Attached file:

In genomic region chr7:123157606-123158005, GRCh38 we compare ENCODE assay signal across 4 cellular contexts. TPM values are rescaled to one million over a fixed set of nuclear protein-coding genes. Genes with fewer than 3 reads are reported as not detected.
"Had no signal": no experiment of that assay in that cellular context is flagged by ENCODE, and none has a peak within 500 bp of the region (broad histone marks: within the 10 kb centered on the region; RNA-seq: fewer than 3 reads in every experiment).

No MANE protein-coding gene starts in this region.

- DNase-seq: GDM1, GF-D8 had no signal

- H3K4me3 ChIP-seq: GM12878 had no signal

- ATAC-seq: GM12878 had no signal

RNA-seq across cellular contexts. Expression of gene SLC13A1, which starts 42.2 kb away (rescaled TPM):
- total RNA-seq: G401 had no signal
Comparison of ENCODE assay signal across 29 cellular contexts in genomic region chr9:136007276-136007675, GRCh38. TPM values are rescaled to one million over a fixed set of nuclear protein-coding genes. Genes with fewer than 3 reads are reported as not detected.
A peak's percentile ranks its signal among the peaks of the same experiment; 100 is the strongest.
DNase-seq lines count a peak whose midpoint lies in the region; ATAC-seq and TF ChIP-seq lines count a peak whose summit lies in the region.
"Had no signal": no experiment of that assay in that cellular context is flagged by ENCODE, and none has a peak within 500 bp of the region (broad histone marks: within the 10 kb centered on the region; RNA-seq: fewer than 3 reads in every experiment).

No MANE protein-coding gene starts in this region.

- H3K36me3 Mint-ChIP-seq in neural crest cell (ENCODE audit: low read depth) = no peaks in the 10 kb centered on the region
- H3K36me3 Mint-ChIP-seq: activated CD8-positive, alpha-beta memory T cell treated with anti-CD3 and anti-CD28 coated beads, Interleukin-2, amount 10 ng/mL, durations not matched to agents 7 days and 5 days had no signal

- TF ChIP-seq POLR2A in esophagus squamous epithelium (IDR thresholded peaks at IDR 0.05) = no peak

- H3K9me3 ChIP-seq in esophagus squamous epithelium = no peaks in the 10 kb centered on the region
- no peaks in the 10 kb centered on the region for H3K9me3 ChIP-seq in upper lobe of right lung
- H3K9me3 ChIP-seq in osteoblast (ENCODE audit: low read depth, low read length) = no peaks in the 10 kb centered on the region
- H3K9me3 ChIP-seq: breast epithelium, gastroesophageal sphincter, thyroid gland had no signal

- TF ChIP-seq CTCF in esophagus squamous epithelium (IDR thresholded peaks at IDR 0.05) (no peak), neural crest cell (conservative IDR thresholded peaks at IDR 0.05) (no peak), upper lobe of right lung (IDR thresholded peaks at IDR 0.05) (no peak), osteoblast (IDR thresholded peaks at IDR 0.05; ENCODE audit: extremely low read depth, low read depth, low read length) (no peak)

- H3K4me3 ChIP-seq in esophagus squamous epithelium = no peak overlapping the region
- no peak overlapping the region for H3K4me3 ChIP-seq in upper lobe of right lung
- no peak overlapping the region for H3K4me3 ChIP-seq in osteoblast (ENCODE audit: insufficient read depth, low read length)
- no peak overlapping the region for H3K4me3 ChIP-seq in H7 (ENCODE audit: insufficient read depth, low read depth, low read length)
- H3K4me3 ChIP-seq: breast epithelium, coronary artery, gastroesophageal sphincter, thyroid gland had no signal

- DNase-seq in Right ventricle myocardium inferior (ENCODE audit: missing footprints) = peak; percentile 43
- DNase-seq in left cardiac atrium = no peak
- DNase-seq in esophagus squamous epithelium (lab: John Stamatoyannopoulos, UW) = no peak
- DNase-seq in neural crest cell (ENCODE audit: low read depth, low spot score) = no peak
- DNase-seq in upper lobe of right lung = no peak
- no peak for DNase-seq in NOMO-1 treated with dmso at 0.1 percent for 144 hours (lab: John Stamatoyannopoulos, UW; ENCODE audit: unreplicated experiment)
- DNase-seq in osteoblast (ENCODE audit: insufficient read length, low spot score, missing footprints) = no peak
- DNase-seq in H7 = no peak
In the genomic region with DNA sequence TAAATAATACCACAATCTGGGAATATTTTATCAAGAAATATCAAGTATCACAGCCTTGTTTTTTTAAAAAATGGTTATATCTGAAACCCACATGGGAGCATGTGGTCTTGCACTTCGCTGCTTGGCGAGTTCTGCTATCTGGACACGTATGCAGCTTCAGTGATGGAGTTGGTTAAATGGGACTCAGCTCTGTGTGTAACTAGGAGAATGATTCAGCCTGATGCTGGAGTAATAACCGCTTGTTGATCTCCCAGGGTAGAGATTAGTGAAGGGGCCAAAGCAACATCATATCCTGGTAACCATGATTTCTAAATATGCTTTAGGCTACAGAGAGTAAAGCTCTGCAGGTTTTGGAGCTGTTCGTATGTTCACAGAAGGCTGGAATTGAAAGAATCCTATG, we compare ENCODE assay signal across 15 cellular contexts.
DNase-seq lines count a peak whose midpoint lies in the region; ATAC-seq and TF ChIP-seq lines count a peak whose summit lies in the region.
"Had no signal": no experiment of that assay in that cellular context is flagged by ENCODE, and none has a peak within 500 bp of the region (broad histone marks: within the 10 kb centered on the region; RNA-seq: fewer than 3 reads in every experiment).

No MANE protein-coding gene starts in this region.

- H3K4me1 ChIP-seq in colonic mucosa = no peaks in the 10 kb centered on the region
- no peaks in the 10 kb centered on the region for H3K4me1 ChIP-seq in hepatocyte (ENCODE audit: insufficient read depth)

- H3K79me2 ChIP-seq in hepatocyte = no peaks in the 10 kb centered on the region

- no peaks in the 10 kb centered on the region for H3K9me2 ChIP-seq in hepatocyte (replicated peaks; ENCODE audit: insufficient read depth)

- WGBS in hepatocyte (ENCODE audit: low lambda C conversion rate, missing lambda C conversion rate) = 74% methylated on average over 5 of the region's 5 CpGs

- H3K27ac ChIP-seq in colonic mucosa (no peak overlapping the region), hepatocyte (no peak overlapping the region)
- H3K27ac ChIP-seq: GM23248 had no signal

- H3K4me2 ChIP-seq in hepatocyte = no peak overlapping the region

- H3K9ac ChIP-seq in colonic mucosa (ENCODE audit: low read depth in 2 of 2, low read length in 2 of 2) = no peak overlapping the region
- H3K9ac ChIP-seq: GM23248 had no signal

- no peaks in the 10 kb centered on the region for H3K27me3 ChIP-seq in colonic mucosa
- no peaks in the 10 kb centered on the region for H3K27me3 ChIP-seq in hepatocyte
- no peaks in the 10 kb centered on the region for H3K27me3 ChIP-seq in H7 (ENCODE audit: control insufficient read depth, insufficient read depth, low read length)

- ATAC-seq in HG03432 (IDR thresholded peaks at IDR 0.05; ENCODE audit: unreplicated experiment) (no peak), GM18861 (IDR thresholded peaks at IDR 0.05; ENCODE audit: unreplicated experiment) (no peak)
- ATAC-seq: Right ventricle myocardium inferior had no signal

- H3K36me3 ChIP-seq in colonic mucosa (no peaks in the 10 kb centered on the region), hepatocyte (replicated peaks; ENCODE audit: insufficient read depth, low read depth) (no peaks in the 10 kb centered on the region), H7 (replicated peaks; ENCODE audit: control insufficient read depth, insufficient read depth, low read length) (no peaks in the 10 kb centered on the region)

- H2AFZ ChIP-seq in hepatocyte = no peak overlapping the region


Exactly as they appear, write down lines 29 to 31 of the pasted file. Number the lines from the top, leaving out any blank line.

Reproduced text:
- DNase-seq in esophagus squamous epithelium (lab: John Stamatoyannopoulos, UW) = no peak
- DNase-seq in neural crest cell (ENCODE audit: low read depth, low spot score) = no peak
- DNase-seq in upper lobe of right lung = no peak